Option 1 – Use IsSuccessStatusCode and throw a custom exception containing the status code

Use IsSuccessStatusCode instead of EnsureSuccessStatusCode(). This gives you control over the exception that is thrown, therefore allowing you to create your own custom class with a status code property.

First, add a custom exception class with an HttpStatusCode property:

public class HttpErrorStatusCodeException : HttpRequestException { public HttpErrorStatusCodeException(HttpStatusCode errorStatusCode) { ErrorStatusCode = errorStatusCode; } public HttpStatusCode ErrorStatusCode { get; set; } }
Code language: C# (cs)

Note: Subclass HttpRequestException if you want to be able to use a single catch in the error handling code (as shown below).

Now check IsSuccessStatusCode and throw the custom exception with the status code:

var response = await httpClient.GetAsync(moviesUrl); if (!response.IsSuccessStatusCode) { throw new HttpErrorStatusCodeException(response.StatusCode); }
Code language: C# (cs)

The error handling code can then get the status code from this custom exception:

try { var movieData = await GetMovieData(); } catch(HttpRequestException httpEx) { if (httpEx is HttpErrorStatusCodeException httpErrorStatusEx) { Console.WriteLine($"Request failed with status code: {httpErrorStatusEx.ErrorStatusCode}"); } else { //request failed due to an exception (connection failure, etc...) Console.WriteLine(httpEx.Message); } }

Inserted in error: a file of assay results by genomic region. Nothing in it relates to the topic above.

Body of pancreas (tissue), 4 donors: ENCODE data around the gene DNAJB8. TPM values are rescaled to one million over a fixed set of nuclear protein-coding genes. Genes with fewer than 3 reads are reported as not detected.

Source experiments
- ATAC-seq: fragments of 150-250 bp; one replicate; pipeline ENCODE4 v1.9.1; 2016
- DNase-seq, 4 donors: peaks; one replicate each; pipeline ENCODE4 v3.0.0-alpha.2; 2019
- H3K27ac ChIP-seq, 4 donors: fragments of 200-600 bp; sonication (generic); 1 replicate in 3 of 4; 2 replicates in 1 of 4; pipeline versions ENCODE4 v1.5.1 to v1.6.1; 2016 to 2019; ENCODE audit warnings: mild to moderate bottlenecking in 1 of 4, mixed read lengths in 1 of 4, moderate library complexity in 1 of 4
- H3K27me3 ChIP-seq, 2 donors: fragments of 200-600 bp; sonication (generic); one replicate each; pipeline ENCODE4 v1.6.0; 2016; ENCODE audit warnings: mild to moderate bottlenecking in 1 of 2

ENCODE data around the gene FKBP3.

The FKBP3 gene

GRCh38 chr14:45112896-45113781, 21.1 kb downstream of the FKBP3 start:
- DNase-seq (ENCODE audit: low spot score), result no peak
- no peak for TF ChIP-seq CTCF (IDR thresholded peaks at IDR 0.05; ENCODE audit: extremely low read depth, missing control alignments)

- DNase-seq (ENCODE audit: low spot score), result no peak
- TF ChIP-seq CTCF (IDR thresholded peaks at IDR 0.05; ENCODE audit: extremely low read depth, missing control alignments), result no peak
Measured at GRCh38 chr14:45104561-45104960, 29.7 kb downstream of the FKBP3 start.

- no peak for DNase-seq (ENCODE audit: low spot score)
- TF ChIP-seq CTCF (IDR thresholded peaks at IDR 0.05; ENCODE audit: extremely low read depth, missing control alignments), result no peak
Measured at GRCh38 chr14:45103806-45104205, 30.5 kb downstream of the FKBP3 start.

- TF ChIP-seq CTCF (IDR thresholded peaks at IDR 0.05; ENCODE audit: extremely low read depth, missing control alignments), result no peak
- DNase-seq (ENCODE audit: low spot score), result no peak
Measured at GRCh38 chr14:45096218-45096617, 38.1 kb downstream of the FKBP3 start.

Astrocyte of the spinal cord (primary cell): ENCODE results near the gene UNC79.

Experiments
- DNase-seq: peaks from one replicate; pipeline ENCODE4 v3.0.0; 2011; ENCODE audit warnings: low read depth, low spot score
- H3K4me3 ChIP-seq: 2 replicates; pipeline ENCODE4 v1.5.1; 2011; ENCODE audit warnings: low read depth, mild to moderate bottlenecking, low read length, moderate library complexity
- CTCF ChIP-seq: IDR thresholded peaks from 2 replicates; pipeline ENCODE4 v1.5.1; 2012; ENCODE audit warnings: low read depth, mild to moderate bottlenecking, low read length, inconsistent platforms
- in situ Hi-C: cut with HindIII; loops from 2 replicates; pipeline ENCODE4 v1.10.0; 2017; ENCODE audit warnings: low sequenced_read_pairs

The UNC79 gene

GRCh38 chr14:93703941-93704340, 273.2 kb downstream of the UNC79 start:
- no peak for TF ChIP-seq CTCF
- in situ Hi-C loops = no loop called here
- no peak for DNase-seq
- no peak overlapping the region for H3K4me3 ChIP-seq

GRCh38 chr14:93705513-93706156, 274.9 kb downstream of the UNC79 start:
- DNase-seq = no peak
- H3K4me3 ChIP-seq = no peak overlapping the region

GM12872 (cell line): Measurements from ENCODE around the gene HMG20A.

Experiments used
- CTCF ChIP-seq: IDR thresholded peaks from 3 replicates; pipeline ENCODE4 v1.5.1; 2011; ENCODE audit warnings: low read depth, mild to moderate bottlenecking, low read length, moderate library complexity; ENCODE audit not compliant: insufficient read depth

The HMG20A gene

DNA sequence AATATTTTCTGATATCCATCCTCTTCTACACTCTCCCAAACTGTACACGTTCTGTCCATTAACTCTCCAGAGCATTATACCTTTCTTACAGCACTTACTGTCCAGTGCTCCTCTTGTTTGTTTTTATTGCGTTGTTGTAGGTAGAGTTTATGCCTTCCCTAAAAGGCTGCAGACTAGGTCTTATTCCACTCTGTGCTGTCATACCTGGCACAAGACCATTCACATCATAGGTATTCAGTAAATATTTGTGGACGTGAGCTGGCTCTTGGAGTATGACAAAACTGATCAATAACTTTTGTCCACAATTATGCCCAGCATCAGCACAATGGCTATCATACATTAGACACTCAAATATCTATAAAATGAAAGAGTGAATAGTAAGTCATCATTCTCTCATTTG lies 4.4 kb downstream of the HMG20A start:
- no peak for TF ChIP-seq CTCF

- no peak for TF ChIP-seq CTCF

Code language: C# (cs)

Here’s an example of what this outputs:

Request failed with status code: NotFound
Code language: plaintext (plaintext)

Option 2 – Parse the status code out of the exception message

When EnsureSuccessStatusCode() throws an exception, the exception message looks like this:

Response status code does not indicate success: 404 (Not Found).
Code language: plaintext (plaintext)

Notice that there’s a pattern to the error message, which means the status code can be parsed out.

This is a last resort type of option. If you must use EnsureSuccessStatusCode(), can’t upgrade to >= .NET 5, and need the error status code, then this is a viable option.

Here’s an example of parsing out the status code of the exception message:

using System.Net; try { var response = await httpClient.GetAsync(moviesUrl); response.EnsureSuccessStatusCode(); } catch(HttpRequestException httpEx) { //warning: not localized and has no error handling var errorStatusCodeStart = "Response status code does not indicate success: "; if (httpEx.Message.StartsWith(ErrorStatusCodeStart)) { var statusCodeString = httpEx.Message.Substring(ErrorStatusCodeStart.Length, 3); var statusCode = (HttpStatusCode)Enum.Parse(typeof(HttpStatusCode), statusCodeString); Console.WriteLine($"Error status code: {(int)statusCode} {statusCode}"); } }
Code language: C# (cs)

Disclaimer: This is a proof of concept that shows you a possible way to parse out the status code when you have no other options. This code has no error handling and doesn’t handle localized exception messages.

Here’s an example of what this outputs:

Error status code: 404 NotFound
Code language: plaintext (plaintext)